Yesterday, this news outlet published the latest data from South Carolina’s still-tanking tourism industry – which continues to struggle mightily since it was “reopened” following lockdowns tied to the coronavirus pandemic.
As we reported, revenues over the last two months were down a staggering $2.6 billion from the same time period in 2019 – an unprecedented collapse that has caused significant job losses.
We follow these numbers for several reasons …
First, as noted above, this industry is a critical source of employment in the Palmetto State. It is also a big revenue driver for particular municipalities as well as state government. Also, the industry’s performance (or lack thereof) has no shortage of ripple effects – including repercussions on the debate over whether state government should continue to operate a power provider.
(Duh … it shouldn’t).
Power generation is, quite simply, not a core function of government. Certainly not the dysfunctional way in which South Carolina does it.
That’s why we argued over a dozen years ago that the Palmetto State should sell its scandal-scarred government-run energy utility, Santee Cooper.
Did state leaders listen to us? No.
In fact, they went the other way – allowing Santee Cooper to rack up billions of dollars in debt on the construction of a pair of next generation nuclear reactors at the V.C. Summer nuclear power station in Jenkinsville, S.C. Billions more was socialized on the backs of South Carolina ratepayers … who are still paying the price.
This would be bad news even if this investment produced a functioning power plant … which it didn’t.
Santee Cooper pulled the plug on the reactors in July 2017 after more than $10 billion had been plowed into their construction – literally one week after it announced another massive rate hike on residents and businesses in support of the project (a.k.a. NukeGate).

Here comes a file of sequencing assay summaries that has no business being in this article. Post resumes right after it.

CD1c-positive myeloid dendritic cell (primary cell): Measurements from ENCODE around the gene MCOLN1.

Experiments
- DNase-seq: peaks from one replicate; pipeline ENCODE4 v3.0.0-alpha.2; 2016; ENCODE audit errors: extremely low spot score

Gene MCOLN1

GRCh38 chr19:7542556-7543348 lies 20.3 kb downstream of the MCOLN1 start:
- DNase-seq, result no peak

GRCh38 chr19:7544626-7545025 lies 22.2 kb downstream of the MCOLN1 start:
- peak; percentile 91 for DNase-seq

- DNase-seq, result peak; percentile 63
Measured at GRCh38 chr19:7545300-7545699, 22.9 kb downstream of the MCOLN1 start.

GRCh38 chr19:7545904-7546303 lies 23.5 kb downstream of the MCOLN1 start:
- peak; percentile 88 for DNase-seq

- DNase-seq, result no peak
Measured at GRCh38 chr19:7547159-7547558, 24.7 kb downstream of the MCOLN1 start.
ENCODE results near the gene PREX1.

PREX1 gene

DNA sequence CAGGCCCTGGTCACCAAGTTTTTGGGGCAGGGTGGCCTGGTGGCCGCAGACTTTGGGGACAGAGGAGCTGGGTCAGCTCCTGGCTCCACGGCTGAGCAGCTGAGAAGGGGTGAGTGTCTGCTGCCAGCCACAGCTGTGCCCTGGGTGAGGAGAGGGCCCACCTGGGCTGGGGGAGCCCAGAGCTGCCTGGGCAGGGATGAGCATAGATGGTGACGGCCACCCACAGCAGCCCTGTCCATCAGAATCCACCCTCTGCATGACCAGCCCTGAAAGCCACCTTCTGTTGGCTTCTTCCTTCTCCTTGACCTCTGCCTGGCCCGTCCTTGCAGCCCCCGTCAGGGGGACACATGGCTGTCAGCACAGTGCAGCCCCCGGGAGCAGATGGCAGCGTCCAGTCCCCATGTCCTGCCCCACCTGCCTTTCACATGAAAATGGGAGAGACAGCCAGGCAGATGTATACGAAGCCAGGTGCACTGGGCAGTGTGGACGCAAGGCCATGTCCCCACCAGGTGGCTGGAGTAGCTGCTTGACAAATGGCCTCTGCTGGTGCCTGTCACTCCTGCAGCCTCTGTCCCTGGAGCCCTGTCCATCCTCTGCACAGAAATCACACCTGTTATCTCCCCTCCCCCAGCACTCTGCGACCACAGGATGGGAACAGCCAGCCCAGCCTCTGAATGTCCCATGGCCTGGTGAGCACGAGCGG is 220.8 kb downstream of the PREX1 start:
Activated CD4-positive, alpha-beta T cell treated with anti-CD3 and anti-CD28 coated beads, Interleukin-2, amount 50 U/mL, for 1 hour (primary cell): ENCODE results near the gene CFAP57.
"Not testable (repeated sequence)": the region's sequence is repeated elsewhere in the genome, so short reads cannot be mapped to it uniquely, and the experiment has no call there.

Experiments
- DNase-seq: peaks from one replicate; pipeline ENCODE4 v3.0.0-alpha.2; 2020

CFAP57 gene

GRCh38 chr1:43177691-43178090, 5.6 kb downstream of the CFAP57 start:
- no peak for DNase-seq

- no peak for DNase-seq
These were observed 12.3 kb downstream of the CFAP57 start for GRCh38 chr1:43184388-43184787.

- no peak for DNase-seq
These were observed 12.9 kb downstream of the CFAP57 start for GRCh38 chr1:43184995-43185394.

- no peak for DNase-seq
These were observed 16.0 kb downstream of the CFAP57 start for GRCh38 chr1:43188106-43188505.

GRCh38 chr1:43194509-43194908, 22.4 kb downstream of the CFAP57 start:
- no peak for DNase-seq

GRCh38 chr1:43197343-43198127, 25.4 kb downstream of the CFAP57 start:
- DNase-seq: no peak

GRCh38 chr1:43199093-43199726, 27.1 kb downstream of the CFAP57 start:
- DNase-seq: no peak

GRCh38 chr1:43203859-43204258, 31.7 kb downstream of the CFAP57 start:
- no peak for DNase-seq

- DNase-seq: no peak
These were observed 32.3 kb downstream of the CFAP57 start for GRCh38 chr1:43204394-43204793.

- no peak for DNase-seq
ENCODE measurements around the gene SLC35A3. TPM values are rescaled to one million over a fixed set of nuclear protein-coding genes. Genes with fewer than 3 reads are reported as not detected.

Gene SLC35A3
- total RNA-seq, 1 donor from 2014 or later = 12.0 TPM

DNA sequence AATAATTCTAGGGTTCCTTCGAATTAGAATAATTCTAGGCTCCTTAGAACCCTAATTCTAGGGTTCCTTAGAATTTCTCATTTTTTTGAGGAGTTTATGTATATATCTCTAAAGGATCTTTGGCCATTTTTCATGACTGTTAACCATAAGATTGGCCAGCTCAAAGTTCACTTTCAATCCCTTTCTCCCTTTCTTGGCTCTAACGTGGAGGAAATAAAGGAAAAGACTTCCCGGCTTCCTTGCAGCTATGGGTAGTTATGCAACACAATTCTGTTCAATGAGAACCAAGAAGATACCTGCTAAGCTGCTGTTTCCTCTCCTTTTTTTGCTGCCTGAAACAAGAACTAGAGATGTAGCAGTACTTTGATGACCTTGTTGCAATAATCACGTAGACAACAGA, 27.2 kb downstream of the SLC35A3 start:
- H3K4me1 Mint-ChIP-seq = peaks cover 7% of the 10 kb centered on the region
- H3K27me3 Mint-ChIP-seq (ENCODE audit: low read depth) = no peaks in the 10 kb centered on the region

Was there accountability then? Hell no …
Just one month after scuttling the reactors, Santee Cooper approved a $16 million “golden parachute” for its former chief executive officer Lonnie Carter – who, incidentally, has rung up a $584,780 tab with Columbia, S.C. criminal defense attorneys Greg Harris and Johnny Gasser.
That is just one of many legal bills Santee Cooper is paying … as the meter continues to run.
And as the criminal investigation into NukeGate continues …
How did powerful S.C. speaker of the House Jay Lucas respond?
Actually, we are still waiting on him to respond …
(Click to view)
Why all the deception, deflection and disobedience from Santee Cooper? Well, one of its biggest issues continues to be basic math – including so-called “rate freezes” that would do nothing but lock in punitively high energy prices on its consumers.
Then there is its outstanding debt … and its ongoing lack of competitiveness in the marketplace.
Seriously … its customers are literally suing in the hopes of not having to pay its exorbitantly high rates any longer.
All of these existing issues have been exacerbated over the last three months by several unprecedented national macroeconomic situations – as well as a major regional issue.
In mid-May, we ran a post discussing the extent to which coronavirus-related shutdowns in particular were having a pernicious impact on Santee Cooper – which has a residential and commercial customer base located along the northern portion of the Palmetto State’s coast (a.k.a. the “Grand Strand”).
Our post was published on May 18, 2020 – right around the time the Grand Strand’s economy was supposed to be getting back on its feet after the lockdowns.
Unfortunately, that’s exactly when the capital of the strand – Myrtle Beach, S.C. – found itself rocked by gang violence.
And just as that storm seemed to be dying down, a nationwide spasm of mob violence erupted in response to the killing of George Floyd – sparking violent protests across the nation that prompted city officials in Myrtle Beach to impose a curfew.
As we noted in our article on tourism stats, weekly revenues have been down by more than 75 percent compared to 2019 levels each week for nine consecutive weeks.
Make no mistake: Every week this goes on, Santee Cooper’s hole gets deeper. And its already “pie-in-the-sky” projections become even less realistic
“Santee Cooper was in a ditch, now it’s in a gorge,” one state lawmaker told us, referring to the fiscal plight of the utility.
Seriously … when will lawmakers finally rid themselves (and Palmetto State ratepayers and taxpayers) of this albatross?
Frankly, that day cannot come soon enough …
WANNA SOUND OFF?
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